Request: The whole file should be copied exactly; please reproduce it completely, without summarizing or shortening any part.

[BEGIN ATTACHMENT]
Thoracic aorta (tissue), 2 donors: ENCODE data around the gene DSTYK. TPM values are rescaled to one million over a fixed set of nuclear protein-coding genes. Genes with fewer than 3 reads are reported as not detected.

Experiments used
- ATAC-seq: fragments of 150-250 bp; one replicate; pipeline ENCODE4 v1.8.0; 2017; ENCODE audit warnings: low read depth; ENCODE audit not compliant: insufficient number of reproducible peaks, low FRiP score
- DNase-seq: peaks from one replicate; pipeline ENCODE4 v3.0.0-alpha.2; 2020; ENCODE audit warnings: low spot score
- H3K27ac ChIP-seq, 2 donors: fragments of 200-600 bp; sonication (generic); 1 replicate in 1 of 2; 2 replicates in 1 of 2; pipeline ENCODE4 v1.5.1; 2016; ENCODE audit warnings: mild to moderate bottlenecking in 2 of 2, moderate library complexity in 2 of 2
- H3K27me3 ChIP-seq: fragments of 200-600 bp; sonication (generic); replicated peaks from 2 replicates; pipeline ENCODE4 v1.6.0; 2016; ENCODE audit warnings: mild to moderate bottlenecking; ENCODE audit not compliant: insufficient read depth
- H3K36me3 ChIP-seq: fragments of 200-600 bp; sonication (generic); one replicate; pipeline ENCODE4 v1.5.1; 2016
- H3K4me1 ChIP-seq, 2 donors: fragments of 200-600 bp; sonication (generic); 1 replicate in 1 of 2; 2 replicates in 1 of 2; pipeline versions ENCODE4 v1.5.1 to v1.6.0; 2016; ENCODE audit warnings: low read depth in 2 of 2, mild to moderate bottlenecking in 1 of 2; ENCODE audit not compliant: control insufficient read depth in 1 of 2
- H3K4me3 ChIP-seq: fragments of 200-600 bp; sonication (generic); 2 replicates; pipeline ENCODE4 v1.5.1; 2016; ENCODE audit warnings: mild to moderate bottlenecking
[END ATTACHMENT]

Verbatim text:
Thoracic aorta (tissue), 2 donors: ENCODE data around the gene DSTYK. TPM values are rescaled to one million over a fixed set of nuclear protein-coding genes. Genes with fewer than 3 reads are reported as not detected.

Experiments used
- ATAC-seq: fragments of 150-250 bp; one replicate; pipeline ENCODE4 v1.8.0; 2017; ENCODE audit warnings: low read depth; ENCODE audit not compliant: insufficient number of reproducible peaks, low FRiP score
- DNase-seq: peaks from one replicate; pipeline ENCODE4 v3.0.0-alpha.2; 2020; ENCODE audit warnings: low spot score
- H3K27ac ChIP-seq, 2 donors: fragments of 200-600 bp; sonication (generic); 1 replicate in 1 of 2; 2 replicates in 1 of 2; pipeline ENCODE4 v1.5.1; 2016; ENCODE audit warnings: mild to moderate bottlenecking in 2 of 2, moderate library complexity in 2 of 2
- H3K27me3 ChIP-seq: fragments of 200-600 bp; sonication (generic); replicated peaks from 2 replicates; pipeline ENCODE4 v1.6.0; 2016; ENCODE audit warnings: mild to moderate bottlenecking; ENCODE audit not compliant: insufficient read depth
- H3K36me3 ChIP-seq: fragments of 200-600 bp; sonication (generic); one replicate; pipeline ENCODE4 v1.5.1; 2016
- H3K4me1 ChIP-seq, 2 donors: fragments of 200-600 bp; sonication (generic); 1 replicate in 1 of 2; 2 replicates in 1 of 2; pipeline versions ENCODE4 v1.5.1 to v1.6.0; 2016; ENCODE audit warnings: low read depth in 2 of 2, mild to moderate bottlenecking in 1 of 2; ENCODE audit not compliant: control insufficient read depth in 1 of 2
- H3K4me3 ChIP-seq: fragments of 200-600 bp; sonication (generic); 2 replicates; pipeline ENCODE4 v1.5.1; 2016; ENCODE audit warnings: mild to moderate bottlenecking